Unlimited Plugins, WordPress themes, videos & courses! Unlimited asset downloads! From $16.50/m
Swift 1
  • Overview
  • Transcript

2.3 Animation Groups and Timings

In this lesson, I will teach you all about using animation groups to share settings, how to time your animations, and how to avoid some common mistakes with layer animations.

2.3 Animation Groups and Timings

Hi, and welcome back to Go Further With Swift, where we build a weather app for iOS. In this lesson, we wrap up the Animation part of this course. We are going to look at Animation timings and how to create a more complex animation orchestration. To make this more visible, I'm going to use a preview image for the Condition icon to show something on the screen. First, I'm going to add a beginTime property to the FadeIn Animation. This is like a delay. It is done by taking the current media time and adding the number of seconds you want to delay by. When we build and run, you can see that the views are clearly visible. But after two seconds, they disappear and the Animation runs. To understand why that happens, I have to introduce an important concept. It is called a fill mode. Let me demonstrate this. First, you're waiting for the Animation to start. Then you animate, and finally, the Animation is over. Normally, the fromValue is set at the beginning of the animation, and the toValue will be reached at the end. When you want the same thing we want, which is to delay the Animation, this doesn't quite work anymore. In my little timeline, the first hash marks the point where we add the Animation to the layer. The second one is sometime after the Animation finished. Let's see what values the fillMode can have. There are four possible ones. Forwards means that the toValue will be visible even after the Animation finishes. If you remember in the last lesson, when the SpringAnimation stopped before it has reached its final position, it just snapped to the one we defined in interface builder. Backwards will set the value instantly when the Animation is added to the first Animation frame and then waits until the Animation begins. Both does it in both directions, and Removed deletes the Animation after it completed. So Backwards is what we want here. So let's see if it works. And it does, the views are not visible before the Animation fades in. The second topic of this lesson is Animation groups. You can create a CAAnimationGroup that can take properties that are identical for a group of Animations. In our case that would be the duration, timingFunction, beginTime, and fillMode. Let's add a second Animation that creates a zoom out effect for the Condition views. It works on transform.scale, and I'm starting with a 5 scale and reduce it to 1. To add this Animations to the group, I can add them to the Animations property, which takes an array. Now, instead of using the FadeIn Animation on the layers, we can just use the Animation group. If you set a value like duration or beginTime to a custom value, it will clip the Animation if it's longer or not show it all if the beginTime is before the time of the animationGroup, as you can see right here. This was merely an introduction to Animations, and this topic would easily fill a whole course. But you should now have an idea on how to animate your elements in iOS. In the next lesson, we will start with the networking part. And I'm going to show you how you can make a network call with the basic tools Foundation provides. See you there.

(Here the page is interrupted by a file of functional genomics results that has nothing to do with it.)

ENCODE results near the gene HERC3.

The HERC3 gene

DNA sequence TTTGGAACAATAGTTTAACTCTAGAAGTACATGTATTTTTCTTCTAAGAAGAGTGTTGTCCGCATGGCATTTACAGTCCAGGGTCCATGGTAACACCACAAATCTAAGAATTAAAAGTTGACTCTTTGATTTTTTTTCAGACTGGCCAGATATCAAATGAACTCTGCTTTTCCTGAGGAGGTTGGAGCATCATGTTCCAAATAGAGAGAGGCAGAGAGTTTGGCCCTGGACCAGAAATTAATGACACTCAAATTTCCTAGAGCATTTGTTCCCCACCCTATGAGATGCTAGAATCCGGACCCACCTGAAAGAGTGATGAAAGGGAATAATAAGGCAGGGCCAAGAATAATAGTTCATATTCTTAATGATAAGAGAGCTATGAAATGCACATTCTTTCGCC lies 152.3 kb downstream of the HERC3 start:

Back to the top